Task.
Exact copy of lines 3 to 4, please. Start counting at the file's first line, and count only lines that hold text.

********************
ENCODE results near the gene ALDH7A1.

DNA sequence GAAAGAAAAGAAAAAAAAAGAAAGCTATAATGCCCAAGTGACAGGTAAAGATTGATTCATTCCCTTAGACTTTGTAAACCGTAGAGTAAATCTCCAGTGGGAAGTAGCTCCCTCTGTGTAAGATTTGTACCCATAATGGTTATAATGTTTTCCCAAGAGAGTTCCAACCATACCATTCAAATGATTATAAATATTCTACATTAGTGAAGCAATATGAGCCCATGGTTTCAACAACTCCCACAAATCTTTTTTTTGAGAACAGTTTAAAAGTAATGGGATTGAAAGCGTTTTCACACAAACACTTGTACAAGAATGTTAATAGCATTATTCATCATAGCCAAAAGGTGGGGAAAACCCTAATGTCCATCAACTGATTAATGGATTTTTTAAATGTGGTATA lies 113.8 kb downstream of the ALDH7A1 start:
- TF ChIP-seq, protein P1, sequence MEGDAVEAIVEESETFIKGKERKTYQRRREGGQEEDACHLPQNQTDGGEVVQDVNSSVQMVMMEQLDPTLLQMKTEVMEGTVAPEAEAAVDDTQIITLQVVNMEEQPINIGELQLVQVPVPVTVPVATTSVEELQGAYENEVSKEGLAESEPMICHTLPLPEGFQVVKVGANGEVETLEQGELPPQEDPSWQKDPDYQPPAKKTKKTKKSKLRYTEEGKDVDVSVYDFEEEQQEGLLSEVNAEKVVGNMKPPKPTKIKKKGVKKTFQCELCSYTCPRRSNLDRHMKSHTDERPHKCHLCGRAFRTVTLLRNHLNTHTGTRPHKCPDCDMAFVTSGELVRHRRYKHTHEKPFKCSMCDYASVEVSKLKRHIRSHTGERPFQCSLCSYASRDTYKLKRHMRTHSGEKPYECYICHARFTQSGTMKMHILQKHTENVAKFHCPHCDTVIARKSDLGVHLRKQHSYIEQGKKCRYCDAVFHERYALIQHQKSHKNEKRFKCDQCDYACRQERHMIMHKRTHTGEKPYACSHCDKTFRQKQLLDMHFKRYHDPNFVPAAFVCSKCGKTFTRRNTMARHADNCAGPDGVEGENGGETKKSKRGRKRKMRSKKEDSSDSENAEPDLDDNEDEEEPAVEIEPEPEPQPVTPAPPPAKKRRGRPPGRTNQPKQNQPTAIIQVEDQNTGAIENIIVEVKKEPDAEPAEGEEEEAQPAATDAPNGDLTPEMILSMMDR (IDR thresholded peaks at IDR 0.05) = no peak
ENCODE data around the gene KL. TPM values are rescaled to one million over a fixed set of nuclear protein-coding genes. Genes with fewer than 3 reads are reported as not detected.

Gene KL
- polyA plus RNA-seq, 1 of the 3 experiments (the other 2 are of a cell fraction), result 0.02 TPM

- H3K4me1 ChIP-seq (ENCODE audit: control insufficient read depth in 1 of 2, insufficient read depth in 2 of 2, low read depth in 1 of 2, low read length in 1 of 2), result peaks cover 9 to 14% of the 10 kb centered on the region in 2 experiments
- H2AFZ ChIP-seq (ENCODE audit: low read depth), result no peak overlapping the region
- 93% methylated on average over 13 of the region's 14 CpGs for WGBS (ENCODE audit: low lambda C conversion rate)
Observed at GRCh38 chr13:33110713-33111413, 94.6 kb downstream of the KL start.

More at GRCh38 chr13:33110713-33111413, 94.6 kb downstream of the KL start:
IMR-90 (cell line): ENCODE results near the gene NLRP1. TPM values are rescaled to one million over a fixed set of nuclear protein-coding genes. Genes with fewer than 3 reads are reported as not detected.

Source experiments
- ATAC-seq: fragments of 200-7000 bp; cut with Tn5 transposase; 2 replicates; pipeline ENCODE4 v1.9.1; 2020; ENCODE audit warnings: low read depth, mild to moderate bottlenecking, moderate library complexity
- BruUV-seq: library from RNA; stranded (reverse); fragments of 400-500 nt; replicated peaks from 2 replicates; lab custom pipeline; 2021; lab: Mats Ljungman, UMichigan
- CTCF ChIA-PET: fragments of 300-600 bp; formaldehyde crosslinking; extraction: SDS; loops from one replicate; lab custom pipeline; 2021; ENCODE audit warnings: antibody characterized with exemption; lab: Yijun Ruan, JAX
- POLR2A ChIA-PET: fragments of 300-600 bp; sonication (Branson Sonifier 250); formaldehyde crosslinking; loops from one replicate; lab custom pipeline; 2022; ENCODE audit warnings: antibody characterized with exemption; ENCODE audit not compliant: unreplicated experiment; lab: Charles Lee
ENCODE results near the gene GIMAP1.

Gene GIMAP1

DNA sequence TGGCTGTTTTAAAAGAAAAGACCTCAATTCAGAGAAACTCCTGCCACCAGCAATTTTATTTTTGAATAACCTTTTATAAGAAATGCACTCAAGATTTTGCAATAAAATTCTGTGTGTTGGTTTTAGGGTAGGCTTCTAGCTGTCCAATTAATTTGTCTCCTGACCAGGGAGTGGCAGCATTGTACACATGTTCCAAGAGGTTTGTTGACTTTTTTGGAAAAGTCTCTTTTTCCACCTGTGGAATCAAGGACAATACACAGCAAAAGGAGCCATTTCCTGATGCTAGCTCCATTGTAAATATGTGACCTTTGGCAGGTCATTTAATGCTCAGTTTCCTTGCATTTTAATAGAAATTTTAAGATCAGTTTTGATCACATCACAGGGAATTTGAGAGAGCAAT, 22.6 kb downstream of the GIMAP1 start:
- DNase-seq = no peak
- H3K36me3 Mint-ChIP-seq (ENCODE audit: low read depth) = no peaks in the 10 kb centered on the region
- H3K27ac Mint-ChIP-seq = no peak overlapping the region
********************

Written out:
- TF ChIP-seq, protein P1, sequence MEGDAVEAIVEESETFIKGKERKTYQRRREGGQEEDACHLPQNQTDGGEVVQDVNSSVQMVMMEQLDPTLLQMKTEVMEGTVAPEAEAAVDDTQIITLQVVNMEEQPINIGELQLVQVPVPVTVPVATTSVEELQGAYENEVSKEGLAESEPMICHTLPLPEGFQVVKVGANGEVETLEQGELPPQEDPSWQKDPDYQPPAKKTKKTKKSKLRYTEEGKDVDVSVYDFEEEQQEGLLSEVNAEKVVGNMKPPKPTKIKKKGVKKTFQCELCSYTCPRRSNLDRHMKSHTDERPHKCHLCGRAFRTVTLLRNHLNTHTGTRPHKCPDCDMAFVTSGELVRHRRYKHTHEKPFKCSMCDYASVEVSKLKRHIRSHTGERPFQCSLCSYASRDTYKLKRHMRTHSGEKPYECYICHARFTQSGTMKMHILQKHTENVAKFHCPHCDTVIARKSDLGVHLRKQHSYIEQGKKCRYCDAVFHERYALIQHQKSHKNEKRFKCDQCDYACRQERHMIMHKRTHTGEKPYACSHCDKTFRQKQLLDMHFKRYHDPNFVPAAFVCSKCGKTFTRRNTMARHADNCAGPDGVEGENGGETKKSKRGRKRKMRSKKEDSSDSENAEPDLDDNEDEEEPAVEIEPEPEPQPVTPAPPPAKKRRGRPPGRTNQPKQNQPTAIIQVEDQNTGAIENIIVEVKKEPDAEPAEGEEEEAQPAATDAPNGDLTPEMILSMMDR (IDR thresholded peaks at IDR 0.05) = no peak
ENCODE data around the gene KL. TPM values are rescaled to one million over a fixed set of nuclear protein-coding genes. Genes with fewer than 3 reads are reported as not detected.